Reality Bytes (Fringe Festival) at Kwasuka Theatre on January 8 at 18h00. Written and Directed by Rowin Munsamy (with directorial assistance from Tamar Meskin) and performed by Rowin Munsamy and Tessa Sessions, this is a comedic peek into the world of Reality TV shows: During one of their news reports, the two characters are, themselves, thrown into this make-believe world of reality TV and are now trying to find their way back to the reality that they are familiar with. Every step that they take gets them closer to reality, but along the journey they find themselves participating in Survivor, The Amazing Race, Idols, The Bachelor, Big Brother and many more. There are times when they are unable to distinguish one reality from another. All this takes place in the space of one episode of 45 minutes, which, as they discover, is not enough time to fall in love.

Felix and Fred (Main Festival) at Kwasuka Theatre on January 8 at 20h00 and January 9 at 20h00. Written and performed by Kobus van Heerden; directed by Liam Magner, the show focuses on two diverse characters. Felix (18) who is a wannabe rock star rebel who runs away from home after being expelled from school and Fred (12) who is a bird-watching enthusiast whose parents send him to live with his Gran before they travel to China to teach English for a year. The two are both newcomers to the town of Knysna when they form an unlikely friendship, together embarking on fishing adventures in the town's estuary. When they mistakenly throw away a bag of cocaine belonging to a Thai drug dealer, however, they are blackmailed into paying him five thousand rands in compensation. It seems their only hope of salvation is winning the Annual Knysna R10,000 fishing challenge. Will Lady Luck play along?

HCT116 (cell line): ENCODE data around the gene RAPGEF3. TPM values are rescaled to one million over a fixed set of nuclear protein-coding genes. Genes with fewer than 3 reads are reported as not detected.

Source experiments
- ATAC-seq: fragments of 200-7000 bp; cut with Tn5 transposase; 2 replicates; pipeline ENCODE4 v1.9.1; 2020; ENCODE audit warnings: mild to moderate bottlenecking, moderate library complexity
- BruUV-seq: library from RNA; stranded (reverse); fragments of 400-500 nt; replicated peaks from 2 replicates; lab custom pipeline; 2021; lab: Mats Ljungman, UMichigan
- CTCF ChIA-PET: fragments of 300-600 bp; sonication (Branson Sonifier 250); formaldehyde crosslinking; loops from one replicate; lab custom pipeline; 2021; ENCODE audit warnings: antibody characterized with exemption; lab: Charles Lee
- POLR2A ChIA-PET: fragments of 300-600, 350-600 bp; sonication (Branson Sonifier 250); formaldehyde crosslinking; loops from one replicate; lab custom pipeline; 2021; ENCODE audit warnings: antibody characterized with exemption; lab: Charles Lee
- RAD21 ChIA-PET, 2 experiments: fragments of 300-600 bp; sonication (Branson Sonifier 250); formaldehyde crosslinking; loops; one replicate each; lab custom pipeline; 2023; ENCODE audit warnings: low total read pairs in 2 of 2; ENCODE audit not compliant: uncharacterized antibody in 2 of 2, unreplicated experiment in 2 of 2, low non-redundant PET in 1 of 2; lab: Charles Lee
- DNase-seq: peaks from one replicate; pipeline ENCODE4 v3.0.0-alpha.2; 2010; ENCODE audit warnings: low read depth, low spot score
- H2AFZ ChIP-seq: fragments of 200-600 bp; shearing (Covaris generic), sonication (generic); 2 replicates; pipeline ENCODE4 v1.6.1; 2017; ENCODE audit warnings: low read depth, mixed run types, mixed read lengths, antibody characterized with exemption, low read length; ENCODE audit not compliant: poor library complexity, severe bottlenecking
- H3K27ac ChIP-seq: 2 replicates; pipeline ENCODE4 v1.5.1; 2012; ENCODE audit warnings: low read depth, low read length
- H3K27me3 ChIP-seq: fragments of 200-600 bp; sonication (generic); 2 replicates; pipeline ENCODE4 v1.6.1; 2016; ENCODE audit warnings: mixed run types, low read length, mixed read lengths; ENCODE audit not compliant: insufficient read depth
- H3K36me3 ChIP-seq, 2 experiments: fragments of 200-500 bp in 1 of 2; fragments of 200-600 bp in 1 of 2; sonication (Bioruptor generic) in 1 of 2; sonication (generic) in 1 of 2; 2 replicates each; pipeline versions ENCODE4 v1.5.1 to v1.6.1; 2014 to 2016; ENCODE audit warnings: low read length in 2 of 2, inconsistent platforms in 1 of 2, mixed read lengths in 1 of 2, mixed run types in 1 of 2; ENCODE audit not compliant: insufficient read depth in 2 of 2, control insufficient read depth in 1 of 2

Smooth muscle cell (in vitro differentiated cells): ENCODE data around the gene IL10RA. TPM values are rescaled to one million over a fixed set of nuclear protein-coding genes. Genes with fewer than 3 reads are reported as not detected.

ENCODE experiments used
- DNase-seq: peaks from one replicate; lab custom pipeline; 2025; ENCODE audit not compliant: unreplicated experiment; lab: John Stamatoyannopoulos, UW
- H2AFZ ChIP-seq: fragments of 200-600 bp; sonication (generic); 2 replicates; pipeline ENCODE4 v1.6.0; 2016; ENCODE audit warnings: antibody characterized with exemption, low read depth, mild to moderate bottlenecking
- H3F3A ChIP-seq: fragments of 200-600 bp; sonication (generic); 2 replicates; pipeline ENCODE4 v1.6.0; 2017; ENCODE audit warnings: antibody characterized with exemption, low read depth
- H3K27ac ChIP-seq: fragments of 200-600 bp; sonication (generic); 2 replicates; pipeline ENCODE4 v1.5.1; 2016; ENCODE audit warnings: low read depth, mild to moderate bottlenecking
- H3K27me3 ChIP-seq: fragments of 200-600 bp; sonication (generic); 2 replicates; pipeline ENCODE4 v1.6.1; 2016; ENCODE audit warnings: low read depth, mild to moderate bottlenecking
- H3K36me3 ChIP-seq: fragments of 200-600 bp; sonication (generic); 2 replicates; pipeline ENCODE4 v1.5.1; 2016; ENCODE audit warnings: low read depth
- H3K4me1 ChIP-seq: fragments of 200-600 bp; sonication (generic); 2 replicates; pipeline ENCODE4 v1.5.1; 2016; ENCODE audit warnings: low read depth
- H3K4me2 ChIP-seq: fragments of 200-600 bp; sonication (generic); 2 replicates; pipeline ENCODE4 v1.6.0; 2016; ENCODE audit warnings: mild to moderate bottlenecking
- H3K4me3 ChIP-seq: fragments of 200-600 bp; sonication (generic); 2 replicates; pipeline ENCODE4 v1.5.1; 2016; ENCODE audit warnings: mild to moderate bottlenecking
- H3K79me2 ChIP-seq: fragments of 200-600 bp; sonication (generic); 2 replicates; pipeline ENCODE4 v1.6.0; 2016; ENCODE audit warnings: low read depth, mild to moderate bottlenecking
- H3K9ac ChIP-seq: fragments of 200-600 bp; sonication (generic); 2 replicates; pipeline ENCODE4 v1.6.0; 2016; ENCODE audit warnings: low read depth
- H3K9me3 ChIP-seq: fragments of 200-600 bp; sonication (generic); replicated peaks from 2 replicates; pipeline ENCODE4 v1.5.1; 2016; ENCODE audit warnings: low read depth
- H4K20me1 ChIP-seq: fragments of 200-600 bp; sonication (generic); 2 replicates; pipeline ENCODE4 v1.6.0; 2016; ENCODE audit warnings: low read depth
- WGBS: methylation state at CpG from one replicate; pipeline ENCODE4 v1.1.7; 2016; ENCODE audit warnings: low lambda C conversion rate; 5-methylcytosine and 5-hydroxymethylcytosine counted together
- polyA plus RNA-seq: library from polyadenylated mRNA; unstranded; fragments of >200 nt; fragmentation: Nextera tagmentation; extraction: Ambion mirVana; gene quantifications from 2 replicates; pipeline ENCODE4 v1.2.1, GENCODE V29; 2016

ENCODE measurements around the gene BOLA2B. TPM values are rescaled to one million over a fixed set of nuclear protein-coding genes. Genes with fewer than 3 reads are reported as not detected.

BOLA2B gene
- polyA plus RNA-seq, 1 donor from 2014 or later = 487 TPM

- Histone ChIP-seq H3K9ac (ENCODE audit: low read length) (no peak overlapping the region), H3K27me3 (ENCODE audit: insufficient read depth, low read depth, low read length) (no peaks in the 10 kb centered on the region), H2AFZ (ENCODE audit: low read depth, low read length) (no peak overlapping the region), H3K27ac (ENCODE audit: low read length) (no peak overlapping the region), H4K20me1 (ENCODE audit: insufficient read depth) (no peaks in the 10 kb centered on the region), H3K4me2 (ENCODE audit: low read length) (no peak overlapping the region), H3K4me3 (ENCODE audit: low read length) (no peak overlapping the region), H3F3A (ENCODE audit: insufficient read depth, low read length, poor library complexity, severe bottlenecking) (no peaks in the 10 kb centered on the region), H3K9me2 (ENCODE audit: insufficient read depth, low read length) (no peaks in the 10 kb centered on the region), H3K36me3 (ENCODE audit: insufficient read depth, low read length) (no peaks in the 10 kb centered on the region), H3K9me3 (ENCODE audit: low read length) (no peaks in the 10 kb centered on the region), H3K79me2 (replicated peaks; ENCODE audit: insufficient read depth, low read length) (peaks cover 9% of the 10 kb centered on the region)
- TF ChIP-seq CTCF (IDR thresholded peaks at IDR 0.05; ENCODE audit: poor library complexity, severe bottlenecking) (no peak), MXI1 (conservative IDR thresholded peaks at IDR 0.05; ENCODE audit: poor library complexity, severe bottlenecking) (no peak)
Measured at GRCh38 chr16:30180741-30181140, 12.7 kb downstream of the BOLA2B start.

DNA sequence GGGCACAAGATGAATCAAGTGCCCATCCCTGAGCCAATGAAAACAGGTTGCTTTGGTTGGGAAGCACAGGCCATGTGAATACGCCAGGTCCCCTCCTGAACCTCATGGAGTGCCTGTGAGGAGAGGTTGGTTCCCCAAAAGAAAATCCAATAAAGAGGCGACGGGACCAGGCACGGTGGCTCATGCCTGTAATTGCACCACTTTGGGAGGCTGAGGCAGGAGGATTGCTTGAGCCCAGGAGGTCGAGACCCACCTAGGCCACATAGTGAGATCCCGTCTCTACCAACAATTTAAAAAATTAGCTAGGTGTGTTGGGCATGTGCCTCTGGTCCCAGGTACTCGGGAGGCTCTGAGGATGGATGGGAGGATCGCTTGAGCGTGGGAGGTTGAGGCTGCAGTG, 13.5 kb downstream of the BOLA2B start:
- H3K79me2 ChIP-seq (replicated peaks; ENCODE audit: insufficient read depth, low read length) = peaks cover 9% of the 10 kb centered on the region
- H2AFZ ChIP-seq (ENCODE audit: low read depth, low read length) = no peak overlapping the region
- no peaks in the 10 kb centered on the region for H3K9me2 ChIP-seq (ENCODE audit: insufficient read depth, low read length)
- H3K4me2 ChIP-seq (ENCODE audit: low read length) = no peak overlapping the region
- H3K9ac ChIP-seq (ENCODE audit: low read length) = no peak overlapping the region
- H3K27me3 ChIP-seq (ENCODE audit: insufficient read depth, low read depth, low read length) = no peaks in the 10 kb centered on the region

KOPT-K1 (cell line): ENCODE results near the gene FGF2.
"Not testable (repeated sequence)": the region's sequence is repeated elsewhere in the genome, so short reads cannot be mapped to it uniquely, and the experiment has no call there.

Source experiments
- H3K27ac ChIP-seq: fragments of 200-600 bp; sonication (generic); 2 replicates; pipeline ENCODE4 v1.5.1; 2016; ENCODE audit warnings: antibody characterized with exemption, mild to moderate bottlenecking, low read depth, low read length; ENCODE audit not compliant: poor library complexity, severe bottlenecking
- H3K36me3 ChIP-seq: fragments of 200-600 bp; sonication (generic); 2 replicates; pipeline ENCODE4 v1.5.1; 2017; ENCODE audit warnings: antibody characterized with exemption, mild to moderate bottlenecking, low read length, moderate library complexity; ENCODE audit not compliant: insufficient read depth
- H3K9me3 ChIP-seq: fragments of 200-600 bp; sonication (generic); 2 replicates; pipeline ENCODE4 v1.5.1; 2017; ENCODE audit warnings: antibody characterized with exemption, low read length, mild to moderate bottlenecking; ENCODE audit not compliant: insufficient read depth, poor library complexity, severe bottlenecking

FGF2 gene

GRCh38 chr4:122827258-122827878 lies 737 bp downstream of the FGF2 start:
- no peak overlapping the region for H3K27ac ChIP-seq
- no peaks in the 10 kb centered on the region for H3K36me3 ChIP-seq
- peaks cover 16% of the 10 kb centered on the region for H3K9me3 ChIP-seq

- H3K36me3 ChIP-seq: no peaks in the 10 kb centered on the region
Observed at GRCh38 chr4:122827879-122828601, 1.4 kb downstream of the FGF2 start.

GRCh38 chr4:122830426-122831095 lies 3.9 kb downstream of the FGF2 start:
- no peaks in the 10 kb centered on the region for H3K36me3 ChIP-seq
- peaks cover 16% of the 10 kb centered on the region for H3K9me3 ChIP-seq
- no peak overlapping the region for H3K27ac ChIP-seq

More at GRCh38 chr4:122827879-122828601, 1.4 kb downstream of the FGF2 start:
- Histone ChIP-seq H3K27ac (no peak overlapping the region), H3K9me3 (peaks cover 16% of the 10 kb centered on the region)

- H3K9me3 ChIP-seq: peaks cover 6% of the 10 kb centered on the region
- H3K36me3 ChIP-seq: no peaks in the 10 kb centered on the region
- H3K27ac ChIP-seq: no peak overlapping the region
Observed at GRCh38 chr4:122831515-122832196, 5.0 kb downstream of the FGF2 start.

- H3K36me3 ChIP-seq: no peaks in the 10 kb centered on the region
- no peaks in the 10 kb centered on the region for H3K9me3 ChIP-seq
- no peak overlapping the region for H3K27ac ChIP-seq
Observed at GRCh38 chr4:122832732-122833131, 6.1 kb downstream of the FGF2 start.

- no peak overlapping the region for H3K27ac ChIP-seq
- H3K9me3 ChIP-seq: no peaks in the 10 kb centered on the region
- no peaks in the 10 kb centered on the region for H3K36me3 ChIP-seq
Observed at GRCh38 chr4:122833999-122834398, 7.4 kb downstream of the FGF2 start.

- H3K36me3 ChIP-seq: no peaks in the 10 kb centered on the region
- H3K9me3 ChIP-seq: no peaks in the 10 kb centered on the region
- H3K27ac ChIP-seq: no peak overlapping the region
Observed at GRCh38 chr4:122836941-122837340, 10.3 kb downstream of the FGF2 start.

Passing Through (Fringe Festival) at Kwasuka Theatre on January 9 at 18h00 is written by Tim Allen and Libby Allen; performed by Libby Allen; directed by Iain Ewok Robinson and produced by Do What I Please Productions (Iain Ewok Robinson and Libby Allen). The comedy drama tells the stories of five women who work the night shift in the Marianhill Toll Plaza. Through each character’s monologue, isolated in her booth in the middle of the night, the production makes real the individuals whom the rest of us only pass, who function to allow us to travel, whose destination point is only midway on our own journey, and who fade, if we don’t look closely enough, into a bleak and forgettable landscape. The production takes the audience on a journey, asking those who encounter the characters to consider the humanity in the faceless members of our society. It also looks at the strength of each woman, defiant in her femininity, determined to escape the shackles of her situation, and willing to stand with dignity – because in a society where class, stature and economic standing deem you bottom of the barrel, dignity becomes a formidable weapon.